Camera Setting Tips for Action Shooting
First, there is no combination of camera settings that is ideal for every shooting situation, and not every camera has the same capabilities. So given that, let's cover the concepts that will help you decide how best to set up your camera for shooting moving wildlife with a telephoto lens and the PGD Tracker optical sight.
Shutter Speed: The usual rule of 1/FL as a minimum shutter speed, (1/600 second with a 600mm lens, for example), is probably not going to get you the razor sharp images of birds in flight that you desire. Assume half that, 1/1250 sec, as a starting point. A gimbal mounted rig will be a bit more forgiving than shooting freehand, but faster is always a safe bet.
Aperture: The f-stop controls the DOF, (depth of field). DOF is often thought to be only of concern to landscape photographers, but at a subject distance of 50 feet a 600mm lens at f5.6 has a DOF of only 8". A large bird might not be be sharp from wingtip to wingtip! A larger f-stop will increase DOF, but further starving the sensor of light means forcing the ISO up to get the exposure. The latest sensors are producing useable images at increasingly high ISOs. This is very camera specific, so you have to determine the highest ISO that gives you acceptable results.
ISO: If you choose to set both shutter speed and f-stop in Manual Mode, then the last piece of the exposure trilogy is ISO. You can set the ISO to get the proper exposure for a given shot, but this is likely going to result in over or underexposed images with changes in lighting. Most newer cameras now have an "auto iso" setting, which might be a better choice for consistent exposures. One caveat is to take a few test shots to decide if the ISO the camera chooses is satisfactory in terms of image noise.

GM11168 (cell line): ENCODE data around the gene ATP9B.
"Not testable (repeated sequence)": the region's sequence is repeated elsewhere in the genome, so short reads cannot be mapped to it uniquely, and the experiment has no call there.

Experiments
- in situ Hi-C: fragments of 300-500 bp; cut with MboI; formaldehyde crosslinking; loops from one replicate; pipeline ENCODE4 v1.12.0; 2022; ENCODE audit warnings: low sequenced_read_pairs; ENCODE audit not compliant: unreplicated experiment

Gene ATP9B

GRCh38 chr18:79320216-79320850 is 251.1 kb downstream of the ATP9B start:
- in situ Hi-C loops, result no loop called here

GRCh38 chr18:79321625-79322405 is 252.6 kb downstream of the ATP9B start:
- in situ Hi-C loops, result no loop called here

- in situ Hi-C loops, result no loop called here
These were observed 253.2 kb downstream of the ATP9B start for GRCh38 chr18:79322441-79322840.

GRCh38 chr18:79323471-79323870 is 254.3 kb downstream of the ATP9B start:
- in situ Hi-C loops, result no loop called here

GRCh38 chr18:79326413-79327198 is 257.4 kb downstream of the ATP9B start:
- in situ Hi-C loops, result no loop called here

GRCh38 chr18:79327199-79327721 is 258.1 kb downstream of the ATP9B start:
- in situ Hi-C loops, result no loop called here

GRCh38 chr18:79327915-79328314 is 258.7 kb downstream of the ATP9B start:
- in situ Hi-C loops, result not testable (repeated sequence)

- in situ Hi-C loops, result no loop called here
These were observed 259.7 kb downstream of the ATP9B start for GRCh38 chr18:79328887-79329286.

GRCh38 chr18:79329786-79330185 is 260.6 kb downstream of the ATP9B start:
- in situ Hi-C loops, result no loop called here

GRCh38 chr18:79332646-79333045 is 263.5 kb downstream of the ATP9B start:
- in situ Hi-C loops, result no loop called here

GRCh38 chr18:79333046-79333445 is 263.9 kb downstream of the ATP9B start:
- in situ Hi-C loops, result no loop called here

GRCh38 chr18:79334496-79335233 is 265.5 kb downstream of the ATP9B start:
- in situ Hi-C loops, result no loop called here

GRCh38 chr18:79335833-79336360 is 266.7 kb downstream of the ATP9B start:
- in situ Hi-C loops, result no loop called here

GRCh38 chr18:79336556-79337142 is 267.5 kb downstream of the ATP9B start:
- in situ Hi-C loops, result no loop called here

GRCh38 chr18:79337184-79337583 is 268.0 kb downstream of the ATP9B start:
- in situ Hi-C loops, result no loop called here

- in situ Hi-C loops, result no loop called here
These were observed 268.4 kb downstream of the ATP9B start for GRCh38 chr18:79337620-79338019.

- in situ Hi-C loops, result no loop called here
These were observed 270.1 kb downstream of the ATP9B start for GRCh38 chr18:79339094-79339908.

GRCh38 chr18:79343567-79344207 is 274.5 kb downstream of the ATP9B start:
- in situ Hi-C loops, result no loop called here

You might have to dial back the aperture and or shutter speed to control the noise of high ISO, but remember that a sharp noisy shot is far preferable to one that is not sharp. Good noise reducing software is your friend!
Auto Focus and Focus Patterns: If you are not fully familiar with your camera's options in this regard, pull out the manual and read up! A option often preferred by professional shooters is "back button" focus. Typically activated by the right hand thumb, it allows full control of when the AF is on. For fixed targets it allows getting focus on the subject and then recomposing the the shot as desired. For moving subjects, holding the button on while shooting keeps the AF working while the subject distance is in flux. Choosing the "continuous AF" or "AI Servo (Canon), or whatever your brand of camera calls it, is the best for moving targets.
Most cameras now offer a choice of AF points in number and arrangement. Single point center is not a good choice as it is hard enough to keep a moving subject in the frame let alone keeping the center AF point on the subject. On the other hand, using the largest point matrix might lead to the camera incorrectly focusing on back ground features. A 6x6 0r 12x12 AF matrix is a good place to start. The target size relative to the frame, the background, and your personal preferences will all factor into your final choice. Change and adapt to the circumstances as needed.